In many ways, the automotive industry has become a leader in the use of advanced electronics. To find out what is happening in the field, Automotive Industries approached one of the leaders â€“ Bosch.
The company began developing and manufacturing electronic components approximately 40 years ago. The first products were diodes for alternators and since then the company has focused on continually expanding its component portfolio. The company’s Automotive Electronics division specifically develops and sells electronic products for automotive applications. The division is headquartered near in Reutlingen near Stuttgart, Germany. Apart from internal supplies to all other Bosch divisions, a growing percentage of Bosch products is being sold to Tier 1 suppliers worldwide. In addition, Bosch Sensortec, an independently acting, 100 % Bosch subsidiary, serves the market with dedicated consumer electronics and sensor products.
In the area of automotive semiconductors and sensors, Bosch Automotive Electronics ranks among the top five makers in Europe and among the top ten worldwide. For automotive MEMS sensors, Bosch is the worldwide leading supplier. In 2007, due to a growing demand for its automotive devices, the Bosch Automotive Electronics division began construction of its new wafer factory in Reutlingen, Germany. The plant is scheduled to launch activities in 2009. Within the next five years, the company plans to build up a capacity of about 1,000 200-mm wafers per day which equals about one million chips per day.
Automotive Industries (AI) asked Christoph KÃ¼bel, president of the Automotive Electronics division of Bosch to tell us about some of the trends in microelectronics for automotive applications.
KÃ¼bel: The ongoing CO2 discussion has created a need for electronics that help to reduce CO2 emissions and the fuel consumption of vehicles. The move towards cars with hybrid drive or sheer electric drive has accelerated. Efficiency will be the key to tomorrow’s microelectronics.Â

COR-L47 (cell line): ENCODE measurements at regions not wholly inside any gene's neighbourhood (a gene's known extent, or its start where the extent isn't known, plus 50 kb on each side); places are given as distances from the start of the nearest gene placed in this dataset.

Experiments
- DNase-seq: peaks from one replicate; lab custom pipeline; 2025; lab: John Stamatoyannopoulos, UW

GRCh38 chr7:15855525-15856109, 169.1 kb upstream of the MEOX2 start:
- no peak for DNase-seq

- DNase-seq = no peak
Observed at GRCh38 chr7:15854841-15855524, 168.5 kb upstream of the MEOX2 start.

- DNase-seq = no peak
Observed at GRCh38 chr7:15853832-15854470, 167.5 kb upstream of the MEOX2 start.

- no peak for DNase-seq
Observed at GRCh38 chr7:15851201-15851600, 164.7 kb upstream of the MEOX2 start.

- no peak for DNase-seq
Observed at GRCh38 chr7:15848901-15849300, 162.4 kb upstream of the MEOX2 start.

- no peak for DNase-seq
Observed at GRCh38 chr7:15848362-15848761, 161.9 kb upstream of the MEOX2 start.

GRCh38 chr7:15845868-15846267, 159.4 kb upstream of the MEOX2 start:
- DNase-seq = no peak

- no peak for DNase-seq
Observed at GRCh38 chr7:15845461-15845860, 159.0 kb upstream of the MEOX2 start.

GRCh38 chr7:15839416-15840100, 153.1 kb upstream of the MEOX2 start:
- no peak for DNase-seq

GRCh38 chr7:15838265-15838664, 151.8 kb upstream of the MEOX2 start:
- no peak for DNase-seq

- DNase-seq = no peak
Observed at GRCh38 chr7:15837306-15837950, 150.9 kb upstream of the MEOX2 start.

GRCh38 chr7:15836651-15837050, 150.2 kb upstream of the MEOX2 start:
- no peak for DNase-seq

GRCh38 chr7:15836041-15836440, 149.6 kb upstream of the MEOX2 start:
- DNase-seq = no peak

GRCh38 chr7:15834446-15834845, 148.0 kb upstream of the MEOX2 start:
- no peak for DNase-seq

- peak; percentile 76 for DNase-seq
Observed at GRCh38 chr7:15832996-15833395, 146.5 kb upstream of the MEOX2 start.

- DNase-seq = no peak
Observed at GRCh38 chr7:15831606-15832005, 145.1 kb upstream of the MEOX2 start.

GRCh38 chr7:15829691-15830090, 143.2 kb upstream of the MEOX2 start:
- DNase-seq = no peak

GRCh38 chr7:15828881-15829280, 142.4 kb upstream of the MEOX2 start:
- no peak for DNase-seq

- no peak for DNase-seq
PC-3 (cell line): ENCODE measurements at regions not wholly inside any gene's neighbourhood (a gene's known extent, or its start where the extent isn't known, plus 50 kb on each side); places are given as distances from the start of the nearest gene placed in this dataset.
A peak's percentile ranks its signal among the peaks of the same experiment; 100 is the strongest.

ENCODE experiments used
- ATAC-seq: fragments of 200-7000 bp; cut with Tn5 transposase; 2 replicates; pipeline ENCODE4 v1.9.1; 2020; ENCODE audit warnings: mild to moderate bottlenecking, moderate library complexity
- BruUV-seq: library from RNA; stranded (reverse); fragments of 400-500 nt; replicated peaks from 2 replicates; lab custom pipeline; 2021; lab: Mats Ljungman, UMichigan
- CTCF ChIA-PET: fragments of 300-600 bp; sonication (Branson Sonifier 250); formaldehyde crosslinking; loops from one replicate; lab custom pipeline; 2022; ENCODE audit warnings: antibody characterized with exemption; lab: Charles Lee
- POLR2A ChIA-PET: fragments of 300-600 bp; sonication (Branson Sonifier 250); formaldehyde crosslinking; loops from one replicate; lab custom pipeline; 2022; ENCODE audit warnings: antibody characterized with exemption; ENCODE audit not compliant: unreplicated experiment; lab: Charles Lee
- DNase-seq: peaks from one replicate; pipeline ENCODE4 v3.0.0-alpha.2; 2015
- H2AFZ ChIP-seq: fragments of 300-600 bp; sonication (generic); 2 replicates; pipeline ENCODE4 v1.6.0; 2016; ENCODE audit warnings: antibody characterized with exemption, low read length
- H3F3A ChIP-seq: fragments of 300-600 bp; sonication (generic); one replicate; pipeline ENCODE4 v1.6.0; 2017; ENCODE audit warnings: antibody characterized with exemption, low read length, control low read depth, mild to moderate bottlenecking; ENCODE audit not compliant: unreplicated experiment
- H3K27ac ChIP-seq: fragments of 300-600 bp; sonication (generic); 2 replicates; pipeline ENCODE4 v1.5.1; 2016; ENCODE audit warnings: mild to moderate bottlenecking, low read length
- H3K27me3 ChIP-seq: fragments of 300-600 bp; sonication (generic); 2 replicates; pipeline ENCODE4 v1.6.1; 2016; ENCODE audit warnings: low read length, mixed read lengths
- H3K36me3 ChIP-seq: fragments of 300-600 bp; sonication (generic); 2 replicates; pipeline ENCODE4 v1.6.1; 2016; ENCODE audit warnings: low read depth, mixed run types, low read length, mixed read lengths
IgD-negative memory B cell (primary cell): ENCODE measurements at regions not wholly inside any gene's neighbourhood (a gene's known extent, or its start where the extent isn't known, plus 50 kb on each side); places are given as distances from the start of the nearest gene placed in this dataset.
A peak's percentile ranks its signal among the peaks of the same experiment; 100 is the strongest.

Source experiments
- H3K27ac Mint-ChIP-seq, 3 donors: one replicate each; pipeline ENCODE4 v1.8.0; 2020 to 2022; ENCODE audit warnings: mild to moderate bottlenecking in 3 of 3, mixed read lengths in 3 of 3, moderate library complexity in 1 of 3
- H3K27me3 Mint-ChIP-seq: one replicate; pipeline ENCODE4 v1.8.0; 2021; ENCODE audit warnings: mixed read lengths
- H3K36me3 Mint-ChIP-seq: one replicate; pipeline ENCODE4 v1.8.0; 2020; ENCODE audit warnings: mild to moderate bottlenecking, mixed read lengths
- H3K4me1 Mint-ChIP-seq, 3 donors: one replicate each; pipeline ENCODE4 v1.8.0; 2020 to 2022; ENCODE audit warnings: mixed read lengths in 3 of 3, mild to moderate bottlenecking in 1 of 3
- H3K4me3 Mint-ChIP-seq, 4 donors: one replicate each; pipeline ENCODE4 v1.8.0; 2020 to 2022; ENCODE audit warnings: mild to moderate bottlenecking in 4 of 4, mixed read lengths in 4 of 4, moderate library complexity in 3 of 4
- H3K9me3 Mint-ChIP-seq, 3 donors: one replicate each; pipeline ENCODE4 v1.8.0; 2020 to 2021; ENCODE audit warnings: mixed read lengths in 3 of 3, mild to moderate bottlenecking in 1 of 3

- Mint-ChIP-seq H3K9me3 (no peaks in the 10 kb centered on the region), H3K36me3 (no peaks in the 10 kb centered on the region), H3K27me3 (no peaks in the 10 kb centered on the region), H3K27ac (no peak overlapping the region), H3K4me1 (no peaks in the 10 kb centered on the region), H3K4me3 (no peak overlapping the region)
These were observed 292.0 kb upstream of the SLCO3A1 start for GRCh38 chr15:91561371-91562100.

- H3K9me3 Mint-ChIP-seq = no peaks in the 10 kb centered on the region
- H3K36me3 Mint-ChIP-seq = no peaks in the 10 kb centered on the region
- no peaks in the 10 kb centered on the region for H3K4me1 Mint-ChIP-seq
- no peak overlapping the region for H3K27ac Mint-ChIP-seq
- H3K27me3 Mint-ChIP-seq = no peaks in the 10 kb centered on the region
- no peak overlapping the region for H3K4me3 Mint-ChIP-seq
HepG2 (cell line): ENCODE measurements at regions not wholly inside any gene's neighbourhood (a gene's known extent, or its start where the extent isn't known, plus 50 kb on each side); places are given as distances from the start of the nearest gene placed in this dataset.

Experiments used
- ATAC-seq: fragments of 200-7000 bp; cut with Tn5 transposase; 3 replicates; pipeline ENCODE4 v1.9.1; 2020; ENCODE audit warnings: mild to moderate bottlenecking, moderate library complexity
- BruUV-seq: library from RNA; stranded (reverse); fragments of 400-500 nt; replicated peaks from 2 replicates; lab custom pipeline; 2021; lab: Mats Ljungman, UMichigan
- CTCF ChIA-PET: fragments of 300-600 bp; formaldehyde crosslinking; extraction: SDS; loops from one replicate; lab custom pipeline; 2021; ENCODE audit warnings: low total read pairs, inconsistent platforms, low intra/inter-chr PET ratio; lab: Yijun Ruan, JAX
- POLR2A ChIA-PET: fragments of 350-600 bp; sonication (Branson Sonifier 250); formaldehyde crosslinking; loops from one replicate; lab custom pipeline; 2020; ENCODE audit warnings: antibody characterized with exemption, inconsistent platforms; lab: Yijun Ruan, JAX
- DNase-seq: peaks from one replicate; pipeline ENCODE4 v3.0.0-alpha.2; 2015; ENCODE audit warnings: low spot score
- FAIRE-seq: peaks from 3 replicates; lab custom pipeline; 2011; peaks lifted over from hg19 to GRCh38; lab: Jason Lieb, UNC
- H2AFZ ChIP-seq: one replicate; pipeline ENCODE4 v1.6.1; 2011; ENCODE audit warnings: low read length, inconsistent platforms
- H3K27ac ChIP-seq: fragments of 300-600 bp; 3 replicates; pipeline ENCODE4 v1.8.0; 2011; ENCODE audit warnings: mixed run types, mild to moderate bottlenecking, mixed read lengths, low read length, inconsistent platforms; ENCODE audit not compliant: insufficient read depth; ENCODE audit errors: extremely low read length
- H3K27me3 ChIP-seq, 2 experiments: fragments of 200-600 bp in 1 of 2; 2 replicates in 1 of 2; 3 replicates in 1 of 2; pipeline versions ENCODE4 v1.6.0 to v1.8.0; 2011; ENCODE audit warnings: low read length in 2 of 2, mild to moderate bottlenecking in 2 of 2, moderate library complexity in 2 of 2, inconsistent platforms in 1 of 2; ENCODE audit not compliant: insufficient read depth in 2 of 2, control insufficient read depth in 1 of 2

AI: What does this mean for your products?
KÃ¼bel: In the microelectronics field we have noticed an increasing need for even more efficient concepts to control and distribute power, on ECU level but also for individual components.Â
AI: Why did you decide to build the new wafer plant in Reutlingen and not, for example, in the Far East?
KÃ¼bel: Our investigations showed that a wafer factory in Germany would be able to compete with wafer fabricators in other places such as Asia, so there was no need for a transfer.Â
Also, a short distance in between R&D and manufacturing is a key element for introducing new products at a high quality level and then maintaining this level.
We believe that this is one of the key factors for our success â€“ our R&D and component plants are located in the same place. Simply speaking: â€œAll is coming out of one hand,â€ and as far as I can tell, our customers are very satisfied with this solution.
AI: As a component manufacturer, you are in a Tier 2 position with strong ties to the other Bosch automotive divisions. Is this a problem for your external business?
KÃ¼bel: The reason our external customers buy from us is because of the experience that made Bosch a worldwide leader in automotive supplies. Our customers can actually buy our competence on various levels of complexity: system, ECU and of course components. Over the years we have continuously increased our sales and application staff and this will continue as our external business continues to grow. In addition, we have successfully started entering the consumer market with Bosch Sensortec.
AI: Where do you see Automotive Electronics in 20 years?
KÃ¼bel: As the electrification of vehicles continues, there will be a strong need for high quality, high performance control electronics. Our Automotive Electronics division plans to have a significant share in that.